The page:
I found out about the late Jack Rose from Pandora–and I believe this was the first tune of his I heard. Partway through the lovely moody brood, my brain realized it could not ignore any further. “Who is this?”
Apparently, Rose was like that. “Cross the North Fork” is still my favorite of his originals, but I find a lot to like in the listening I have done.
So, more then. 🙂
When I first got blown away by bluegrass music, I do recall running across Dan Crary’s name here and there, but somehow it all got lost after discovering Tony Rice’s astonishing work with the first David Grisman Quintet. And so it took a number of years for me to circle back around to Crary as a composer.
Mistake. Dan Crary is a monster and has been for a long time. When I first started to set up a Pandora station for “work”, Crary was the first seed, and that has turned out to be an inspired choice.
I don’t remember finding a live clip of him playing “Lady’s Fancy” the first time I looked for one, but fortunately, there is at least one!
Sometimes it can be overwhelming, to contemplate just how much great music has been inspired by Michael Hedges’ pioneering efforts.
But, regardless of that, and regardless of the continued technical development that players are now demonstrating…there’s no denying that there was only one Michael Hedges. I’d forgot how chillingly moving this clip of “Two Days Old”, from his last show at the Varsity Theatre in Palo Alto (before it closed), is.
A few years ago, I spent some effort carving out a place for British guitarist Davey Graham’s instrumental music on my Pandora “work” station. (It was an effort because Pandora kept thinking that I wanted to hear blues singers; the system took a while to learn otherwise, but we got there.) This morning, “She Moved Through the Bizarre / Blue Raga” came up, and reminded me why that effort was so entirely worth it.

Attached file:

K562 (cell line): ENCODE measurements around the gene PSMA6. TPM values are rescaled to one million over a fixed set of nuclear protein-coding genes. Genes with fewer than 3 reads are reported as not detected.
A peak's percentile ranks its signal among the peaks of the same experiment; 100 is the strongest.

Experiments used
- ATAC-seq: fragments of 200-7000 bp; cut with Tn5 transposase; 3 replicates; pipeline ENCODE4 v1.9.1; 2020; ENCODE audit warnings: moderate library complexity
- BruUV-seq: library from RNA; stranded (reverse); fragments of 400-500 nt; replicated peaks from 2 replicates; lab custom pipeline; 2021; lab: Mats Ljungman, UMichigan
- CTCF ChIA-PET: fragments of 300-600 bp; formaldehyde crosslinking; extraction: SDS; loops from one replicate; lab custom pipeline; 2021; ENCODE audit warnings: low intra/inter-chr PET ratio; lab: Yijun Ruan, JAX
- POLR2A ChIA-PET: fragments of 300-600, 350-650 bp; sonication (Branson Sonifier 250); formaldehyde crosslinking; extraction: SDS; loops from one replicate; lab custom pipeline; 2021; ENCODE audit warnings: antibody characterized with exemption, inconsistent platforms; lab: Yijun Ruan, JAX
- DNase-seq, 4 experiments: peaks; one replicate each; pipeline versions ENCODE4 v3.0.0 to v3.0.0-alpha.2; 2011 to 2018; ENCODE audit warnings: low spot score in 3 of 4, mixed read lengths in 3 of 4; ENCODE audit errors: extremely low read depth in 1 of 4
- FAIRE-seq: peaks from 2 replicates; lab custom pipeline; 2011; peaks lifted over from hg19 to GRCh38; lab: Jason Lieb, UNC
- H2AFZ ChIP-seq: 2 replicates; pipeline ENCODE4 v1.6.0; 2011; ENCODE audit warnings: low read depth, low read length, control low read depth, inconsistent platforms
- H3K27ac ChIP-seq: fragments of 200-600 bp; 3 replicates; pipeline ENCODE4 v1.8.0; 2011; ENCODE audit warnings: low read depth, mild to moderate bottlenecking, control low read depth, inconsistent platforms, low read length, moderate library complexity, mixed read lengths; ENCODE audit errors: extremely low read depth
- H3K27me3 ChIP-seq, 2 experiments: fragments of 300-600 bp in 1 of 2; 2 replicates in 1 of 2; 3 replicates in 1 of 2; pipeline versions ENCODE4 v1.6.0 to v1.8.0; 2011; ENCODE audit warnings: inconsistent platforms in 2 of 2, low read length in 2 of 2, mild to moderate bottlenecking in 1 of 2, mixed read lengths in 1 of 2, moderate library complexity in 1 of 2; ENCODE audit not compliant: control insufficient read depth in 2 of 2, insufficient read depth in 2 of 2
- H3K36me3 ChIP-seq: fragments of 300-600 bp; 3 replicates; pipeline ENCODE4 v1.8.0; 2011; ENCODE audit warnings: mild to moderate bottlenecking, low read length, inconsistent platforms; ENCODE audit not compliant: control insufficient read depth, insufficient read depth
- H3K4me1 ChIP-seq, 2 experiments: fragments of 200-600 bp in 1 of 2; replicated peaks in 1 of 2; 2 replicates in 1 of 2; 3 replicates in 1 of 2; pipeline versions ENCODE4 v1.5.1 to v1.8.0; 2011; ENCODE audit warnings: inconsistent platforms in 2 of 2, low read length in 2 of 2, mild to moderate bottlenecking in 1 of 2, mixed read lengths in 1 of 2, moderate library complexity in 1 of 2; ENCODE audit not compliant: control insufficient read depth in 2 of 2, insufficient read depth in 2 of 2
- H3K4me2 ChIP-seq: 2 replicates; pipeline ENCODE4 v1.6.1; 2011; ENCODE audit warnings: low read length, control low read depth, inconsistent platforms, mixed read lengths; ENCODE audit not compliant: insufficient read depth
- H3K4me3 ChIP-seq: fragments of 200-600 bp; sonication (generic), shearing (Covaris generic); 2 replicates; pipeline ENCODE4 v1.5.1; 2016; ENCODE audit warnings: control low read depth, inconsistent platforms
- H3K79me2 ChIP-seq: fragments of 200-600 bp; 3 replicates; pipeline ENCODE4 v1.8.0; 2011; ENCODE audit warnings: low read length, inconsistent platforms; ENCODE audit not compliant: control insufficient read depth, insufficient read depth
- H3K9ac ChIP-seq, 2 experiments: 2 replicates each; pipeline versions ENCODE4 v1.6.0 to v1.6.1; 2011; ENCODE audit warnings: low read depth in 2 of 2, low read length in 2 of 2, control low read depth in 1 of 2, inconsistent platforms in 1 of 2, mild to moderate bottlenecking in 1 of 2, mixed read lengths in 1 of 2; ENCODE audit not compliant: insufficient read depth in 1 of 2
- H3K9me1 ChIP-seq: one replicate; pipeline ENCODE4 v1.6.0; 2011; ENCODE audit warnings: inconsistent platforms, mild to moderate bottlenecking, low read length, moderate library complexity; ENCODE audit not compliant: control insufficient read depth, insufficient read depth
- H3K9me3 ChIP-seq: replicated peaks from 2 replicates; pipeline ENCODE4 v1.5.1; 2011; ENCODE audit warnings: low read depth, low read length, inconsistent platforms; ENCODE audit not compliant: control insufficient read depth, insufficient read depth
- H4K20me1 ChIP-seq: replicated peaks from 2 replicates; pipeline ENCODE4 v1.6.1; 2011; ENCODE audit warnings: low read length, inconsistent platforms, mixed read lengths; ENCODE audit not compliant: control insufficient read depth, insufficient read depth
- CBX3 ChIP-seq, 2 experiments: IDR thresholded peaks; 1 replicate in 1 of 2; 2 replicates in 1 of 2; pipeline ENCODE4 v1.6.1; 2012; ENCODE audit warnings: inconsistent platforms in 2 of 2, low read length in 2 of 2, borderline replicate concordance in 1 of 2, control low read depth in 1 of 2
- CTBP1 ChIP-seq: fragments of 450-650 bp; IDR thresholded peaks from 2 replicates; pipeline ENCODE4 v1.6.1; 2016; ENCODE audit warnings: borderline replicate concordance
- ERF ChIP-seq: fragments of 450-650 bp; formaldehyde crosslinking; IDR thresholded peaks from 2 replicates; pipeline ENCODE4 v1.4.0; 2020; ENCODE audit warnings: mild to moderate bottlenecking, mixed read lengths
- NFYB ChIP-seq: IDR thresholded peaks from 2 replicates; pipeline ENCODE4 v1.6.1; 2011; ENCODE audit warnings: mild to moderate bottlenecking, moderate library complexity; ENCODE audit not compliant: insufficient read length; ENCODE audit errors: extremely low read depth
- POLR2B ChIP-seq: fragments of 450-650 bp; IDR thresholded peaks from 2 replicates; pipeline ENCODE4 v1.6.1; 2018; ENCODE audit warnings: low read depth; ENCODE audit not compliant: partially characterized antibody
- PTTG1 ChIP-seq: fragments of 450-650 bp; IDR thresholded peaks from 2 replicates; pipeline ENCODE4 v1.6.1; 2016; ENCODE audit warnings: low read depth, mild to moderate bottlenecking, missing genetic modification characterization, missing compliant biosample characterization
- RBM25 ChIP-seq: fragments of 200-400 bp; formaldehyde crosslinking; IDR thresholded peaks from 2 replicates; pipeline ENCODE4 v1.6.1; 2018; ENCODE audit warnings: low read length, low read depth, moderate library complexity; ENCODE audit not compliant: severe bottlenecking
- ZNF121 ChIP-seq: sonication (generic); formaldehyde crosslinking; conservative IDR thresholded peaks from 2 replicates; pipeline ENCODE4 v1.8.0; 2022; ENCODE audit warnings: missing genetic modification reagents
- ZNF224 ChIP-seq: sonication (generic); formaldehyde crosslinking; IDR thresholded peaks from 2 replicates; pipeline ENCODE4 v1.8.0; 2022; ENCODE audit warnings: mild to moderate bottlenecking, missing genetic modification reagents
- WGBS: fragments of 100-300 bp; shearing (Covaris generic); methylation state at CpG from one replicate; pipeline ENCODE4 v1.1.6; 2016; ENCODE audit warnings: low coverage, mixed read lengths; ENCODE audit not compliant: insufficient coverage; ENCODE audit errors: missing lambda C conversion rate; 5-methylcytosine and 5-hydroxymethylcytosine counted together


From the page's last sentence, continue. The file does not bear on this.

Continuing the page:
There doesn’t seem to be a whole lot of video of him playing live, but there is this, which is close enough to make the point.
And as for the version from the record, that is here.
Graham is a bigger influence on lots of players than you’d think, given his own relative obscurity. That fella seemed to have his own demons, but he was the real deal and a fantastic fount of great ideas.
Somewhat by accident I stumbled upon this, which is for me a new entry in the Michael Hedges “violent acoustic” genre.
Lots of elements there, for sure. Compositionally, I still haven’t been totally grabbed yet, but it seems worth looking into further. Bookmarked for exactly that purpose. 🙂
I dig quite a bit of what Pandora has shown me of Chris Proctor. “War Games” is quietly insistent, and representative of Proctor’s style.
Interestingly, when I found this clip of him playing it live,
I didn’t even notice the string-dampening gizmo he uses (immediately forward of the bridge, under the strings) until he rips it out mid-tune (1:42 on the timeline), which of course brightens everything up immediately.
Food for thought, indeed. (And man, have I been craving a twelve-string lately.)
Another point for Pandora radio, in putting this across my radar the first time–however long ago that was now. The whole Intuite record seems a powerhouse effort, but this piece just seems to get special mention, quite possibly because of this clip here:
Bensusan’s the complete package: feel, improv, phrasing, composition, and the willingness to do Things You Aren’t Supposed To Do when playing “properly”.